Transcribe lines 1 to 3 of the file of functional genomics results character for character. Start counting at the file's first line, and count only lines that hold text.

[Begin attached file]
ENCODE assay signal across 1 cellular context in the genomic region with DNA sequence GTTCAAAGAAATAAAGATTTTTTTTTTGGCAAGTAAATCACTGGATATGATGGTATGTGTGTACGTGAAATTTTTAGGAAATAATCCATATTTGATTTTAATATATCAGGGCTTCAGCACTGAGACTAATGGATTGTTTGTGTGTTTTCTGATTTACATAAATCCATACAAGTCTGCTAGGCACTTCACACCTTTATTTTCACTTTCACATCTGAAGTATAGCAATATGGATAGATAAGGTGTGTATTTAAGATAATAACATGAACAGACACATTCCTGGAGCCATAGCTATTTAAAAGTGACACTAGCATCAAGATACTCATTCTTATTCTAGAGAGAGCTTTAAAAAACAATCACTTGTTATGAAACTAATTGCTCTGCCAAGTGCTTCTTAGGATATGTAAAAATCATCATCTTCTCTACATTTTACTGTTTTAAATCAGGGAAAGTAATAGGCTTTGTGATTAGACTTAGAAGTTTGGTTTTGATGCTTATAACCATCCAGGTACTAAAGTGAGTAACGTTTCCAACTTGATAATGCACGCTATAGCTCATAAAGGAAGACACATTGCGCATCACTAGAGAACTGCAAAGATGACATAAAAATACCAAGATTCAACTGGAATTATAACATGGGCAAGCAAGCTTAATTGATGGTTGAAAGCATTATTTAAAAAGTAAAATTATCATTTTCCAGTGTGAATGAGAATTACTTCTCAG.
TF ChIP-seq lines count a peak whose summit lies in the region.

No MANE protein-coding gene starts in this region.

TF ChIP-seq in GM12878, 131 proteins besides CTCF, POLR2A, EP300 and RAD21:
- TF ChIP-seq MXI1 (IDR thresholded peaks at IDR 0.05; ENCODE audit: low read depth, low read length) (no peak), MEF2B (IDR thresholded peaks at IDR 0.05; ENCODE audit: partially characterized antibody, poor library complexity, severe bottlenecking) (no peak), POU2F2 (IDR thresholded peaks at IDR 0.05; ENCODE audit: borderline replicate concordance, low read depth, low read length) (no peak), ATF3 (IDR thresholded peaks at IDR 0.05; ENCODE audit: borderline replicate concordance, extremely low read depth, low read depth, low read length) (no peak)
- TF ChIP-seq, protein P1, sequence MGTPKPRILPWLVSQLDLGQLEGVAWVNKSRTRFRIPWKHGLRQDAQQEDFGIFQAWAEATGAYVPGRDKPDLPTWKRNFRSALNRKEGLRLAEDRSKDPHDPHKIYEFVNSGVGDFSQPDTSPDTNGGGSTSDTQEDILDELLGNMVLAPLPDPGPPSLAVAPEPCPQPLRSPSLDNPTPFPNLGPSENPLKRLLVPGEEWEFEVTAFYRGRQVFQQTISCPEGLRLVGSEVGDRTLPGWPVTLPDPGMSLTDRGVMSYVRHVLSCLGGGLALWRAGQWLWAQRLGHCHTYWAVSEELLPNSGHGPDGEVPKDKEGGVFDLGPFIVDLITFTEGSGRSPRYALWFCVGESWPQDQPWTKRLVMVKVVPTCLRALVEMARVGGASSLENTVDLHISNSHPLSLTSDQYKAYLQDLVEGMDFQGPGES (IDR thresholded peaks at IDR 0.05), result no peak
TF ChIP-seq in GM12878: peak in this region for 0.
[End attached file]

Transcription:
ENCODE assay signal across 1 cellular context in the genomic region with DNA sequence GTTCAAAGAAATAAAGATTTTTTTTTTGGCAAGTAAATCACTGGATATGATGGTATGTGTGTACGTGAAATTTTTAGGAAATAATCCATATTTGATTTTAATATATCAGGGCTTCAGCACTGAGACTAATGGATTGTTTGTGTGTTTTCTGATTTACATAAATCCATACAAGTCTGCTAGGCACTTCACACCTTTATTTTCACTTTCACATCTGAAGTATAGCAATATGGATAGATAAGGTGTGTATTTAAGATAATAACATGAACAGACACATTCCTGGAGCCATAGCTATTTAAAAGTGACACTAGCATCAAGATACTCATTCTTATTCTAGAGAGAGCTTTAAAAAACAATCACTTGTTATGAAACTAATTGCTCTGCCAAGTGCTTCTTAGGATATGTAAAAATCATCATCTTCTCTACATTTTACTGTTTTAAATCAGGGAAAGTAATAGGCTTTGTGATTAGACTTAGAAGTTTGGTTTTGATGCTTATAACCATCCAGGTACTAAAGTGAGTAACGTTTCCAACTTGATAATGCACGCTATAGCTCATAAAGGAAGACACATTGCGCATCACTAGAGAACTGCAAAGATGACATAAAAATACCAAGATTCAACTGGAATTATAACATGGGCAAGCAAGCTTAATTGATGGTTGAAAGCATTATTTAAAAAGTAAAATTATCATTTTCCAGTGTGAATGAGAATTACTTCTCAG.
TF ChIP-seq lines count a peak whose summit lies in the region.

No MANE protein-coding gene starts in this region.